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Brain and spinal implants allow paralyzed man to walk naturally again

Gert-Jan Oskam was living in China in 2011 when he had a motorcycle accident that left him paralyzed from the hips down. Now, with a combination of devices, scientists have given him back control of his lower body.

“For 12 years I tried to get back on my feet,” Mr. Oskam said during a press briefing on Tuesday. “Now I have learned to walk normally, naturally.”

In a study published Wednesday in the journal Nature, Swiss researchers described implants that provided a “digital bridge” between Mr. Oskam’s brain and his spinal cord, bypassing injured sections. The discovery allowed Mr Oskam, 40, to stand, walk and climb a steep ramp with only the aid of a walker. Over a year after the implant was inserted, he retained these abilities and in fact showed signs of neurological recovery, walking on crutches even when the implant was off.

“We captured Gert-Jan’s thoughts and translated those thoughts into spinal cord stimulation to restore voluntary movement,” Grégoire Courtine, a spinal cord specialist at the Ecole polytechnique fédérale de Lausanne, who helped lead the research, said at the press conference.

Jocelyne Bloch, a neuroscientist at the University of Lausanne who placed the implant in Mr Oskam, added: “It was kind of science fiction at first for me, but it has become reality today.”

There have been a number of technological advances in the treatment of spinal cord injury over the past few decades. In 2016, a group of scientists led by Dr. Courtine successfully restored the ability to walk in paralyzed monkeys, and another helped a man regain control of his crippled hand. In 2018, another group of scientists, also led by Dr. Courtine, developed a way to stimulate the brain with electrical impulse generators, enabling partially paralyzed people to walk and cycle again. Last year, more advanced brain stimulation procedures allowed paralyzed subjects to swim, walk and cycle in a single day of treatment.

Mr Oskam had undergone stimulation procedures in previous years and had even regained some ability to walk, but his improvement eventually leveled off. At the press conference, Oskam said these stimulation technologies left him feeling like there was something alien about locomotion, an alien distance between his mind and body.

The new interface changed that, he said, “The stimulation used to control me, and now I control the stimulation.”

In the new study, the brain-spine interface, as the researchers called it, took advantage of an artificial intelligence thought decoder to read Mr Oskam’s intentions – detectable as electrical signals in his brain – and match them to muscle movements. The etiology of natural movement, from thought to intention to action, has been preserved. The only addition, as Dr. Courtine described it, was the digital bridge spanning the injured parts of the spine.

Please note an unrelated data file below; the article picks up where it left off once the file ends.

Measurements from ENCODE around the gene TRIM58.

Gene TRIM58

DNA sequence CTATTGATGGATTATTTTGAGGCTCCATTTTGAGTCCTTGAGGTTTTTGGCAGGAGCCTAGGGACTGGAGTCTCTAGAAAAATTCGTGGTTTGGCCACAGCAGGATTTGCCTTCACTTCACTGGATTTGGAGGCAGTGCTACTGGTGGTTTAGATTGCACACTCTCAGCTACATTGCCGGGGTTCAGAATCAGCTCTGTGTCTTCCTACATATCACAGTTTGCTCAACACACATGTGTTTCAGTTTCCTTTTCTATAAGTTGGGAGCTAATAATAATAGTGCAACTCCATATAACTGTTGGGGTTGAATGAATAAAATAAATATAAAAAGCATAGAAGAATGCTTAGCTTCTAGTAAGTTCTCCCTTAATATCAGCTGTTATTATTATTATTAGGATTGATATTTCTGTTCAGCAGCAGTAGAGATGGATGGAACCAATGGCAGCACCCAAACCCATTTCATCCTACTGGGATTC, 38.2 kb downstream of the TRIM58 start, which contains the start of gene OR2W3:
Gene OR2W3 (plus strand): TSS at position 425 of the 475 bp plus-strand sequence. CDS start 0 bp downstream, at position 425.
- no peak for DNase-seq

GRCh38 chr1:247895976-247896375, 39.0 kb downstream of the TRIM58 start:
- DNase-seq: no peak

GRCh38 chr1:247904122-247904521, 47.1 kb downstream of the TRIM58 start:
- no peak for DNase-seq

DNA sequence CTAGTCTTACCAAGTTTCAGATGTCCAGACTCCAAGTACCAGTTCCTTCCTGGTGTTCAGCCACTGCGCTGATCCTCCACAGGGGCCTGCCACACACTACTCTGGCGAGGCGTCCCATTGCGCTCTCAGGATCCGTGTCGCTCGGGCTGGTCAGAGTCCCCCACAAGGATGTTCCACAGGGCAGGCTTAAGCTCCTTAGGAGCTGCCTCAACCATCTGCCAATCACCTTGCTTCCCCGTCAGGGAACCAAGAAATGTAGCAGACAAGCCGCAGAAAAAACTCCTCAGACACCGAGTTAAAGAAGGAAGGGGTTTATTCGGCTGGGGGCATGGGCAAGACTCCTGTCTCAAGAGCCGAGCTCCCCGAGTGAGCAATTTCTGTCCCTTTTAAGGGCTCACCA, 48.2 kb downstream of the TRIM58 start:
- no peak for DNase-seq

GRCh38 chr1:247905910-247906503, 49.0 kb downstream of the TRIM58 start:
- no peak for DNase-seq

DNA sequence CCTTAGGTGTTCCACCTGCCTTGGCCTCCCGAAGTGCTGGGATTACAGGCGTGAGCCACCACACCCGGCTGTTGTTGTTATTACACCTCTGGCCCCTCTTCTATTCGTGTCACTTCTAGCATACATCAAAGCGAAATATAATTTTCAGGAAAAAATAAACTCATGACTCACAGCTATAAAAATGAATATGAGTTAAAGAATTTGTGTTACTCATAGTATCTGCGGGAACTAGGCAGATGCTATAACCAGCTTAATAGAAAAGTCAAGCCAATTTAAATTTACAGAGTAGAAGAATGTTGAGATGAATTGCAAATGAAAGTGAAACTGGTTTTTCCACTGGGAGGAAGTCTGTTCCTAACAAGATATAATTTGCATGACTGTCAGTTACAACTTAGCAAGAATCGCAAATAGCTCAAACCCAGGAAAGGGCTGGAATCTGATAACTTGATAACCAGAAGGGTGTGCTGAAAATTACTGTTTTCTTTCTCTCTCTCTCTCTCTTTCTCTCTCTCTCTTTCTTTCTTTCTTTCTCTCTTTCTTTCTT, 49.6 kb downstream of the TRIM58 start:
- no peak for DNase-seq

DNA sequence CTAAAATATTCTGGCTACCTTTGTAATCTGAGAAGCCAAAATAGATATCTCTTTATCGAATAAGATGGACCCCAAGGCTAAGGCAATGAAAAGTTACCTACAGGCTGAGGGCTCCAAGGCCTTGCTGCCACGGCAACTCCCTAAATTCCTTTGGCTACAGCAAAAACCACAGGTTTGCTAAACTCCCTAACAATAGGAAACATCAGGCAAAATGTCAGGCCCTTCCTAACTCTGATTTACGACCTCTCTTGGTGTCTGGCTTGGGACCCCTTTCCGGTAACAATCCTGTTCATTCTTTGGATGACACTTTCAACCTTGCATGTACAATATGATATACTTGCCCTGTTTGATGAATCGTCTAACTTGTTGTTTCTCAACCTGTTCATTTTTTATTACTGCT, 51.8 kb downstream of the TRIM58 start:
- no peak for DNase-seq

Andrew Jackson, a neuroscientist at Newcastle University who was not involved in the study, said: “This raises some interesting questions about autonomy and the source of commands. You keep blurring the philosophical line between what is brain and what is technology.

Dr Jackson added that scientists in the field had theorized about connecting the brain to spinal cord stimulators for decades, but this was the first time they had had such success in a human patient. “It’s easy to say, it’s much harder to do,” he said.

To achieve this result, the researchers first implanted electrodes in Mr. Oskam’s skull and spine. The team then used a machine learning program to observe which parts of the brain lit up as it tried to move different parts of its body. This thought decoder was able to associate the activity of certain electrodes with particular intentions: one pattern lit up whenever Mr. Oskam tried to move his ankles, another when he tried to move his hips.

Then the researchers used another algorithm to connect the brain implant to the spinal implant, which was configured to send electrical signals to different parts of his body, causing movement. The algorithm was able to account for slight variations in the direction and speed of each muscle contraction and relaxation. And, because signals between the brain and spine were sent every 300 milliseconds, Oskam could quickly adjust his strategy based on what worked and what didn’t. During the first treatment session, he could twist his hip muscles.

Over the next few months, the researchers refined the brain-spine interface to better adapt to basic actions like walking and standing. Mr. Oskam acquired a fairly healthy-looking gait and was able to climb steps and ramps with relative ease, even after months without treatment. Additionally, after a year of treatment, he began to notice marked improvements in his movements without the help of the brain-spine interface. The researchers documented these improvements in weight-bearing, balance and gait tests.

Now Mr Oskam can walk in his house in a limited way, get in and out of a car and stand in a bar for a drink. For the first time, he says, he feels like he’s in control.

The researchers acknowledged the limitations of their work. Subtle intentions in the brain are difficult to distinguish, and while the current brain-spine interface is suitable for walking, the same probably cannot be said for restoring upper body movement. The treatment is also invasive, requiring multiple surgeries and hours of physical therapy. The current system does not resolve all paralysis of the spinal cord.

But the team hoped further advances would make the treatment more accessible and more consistently effective. “It’s our real goal,” Dr. Courtine said, “to make this technology available worldwide to all patients who need it.”

nytimes Gt

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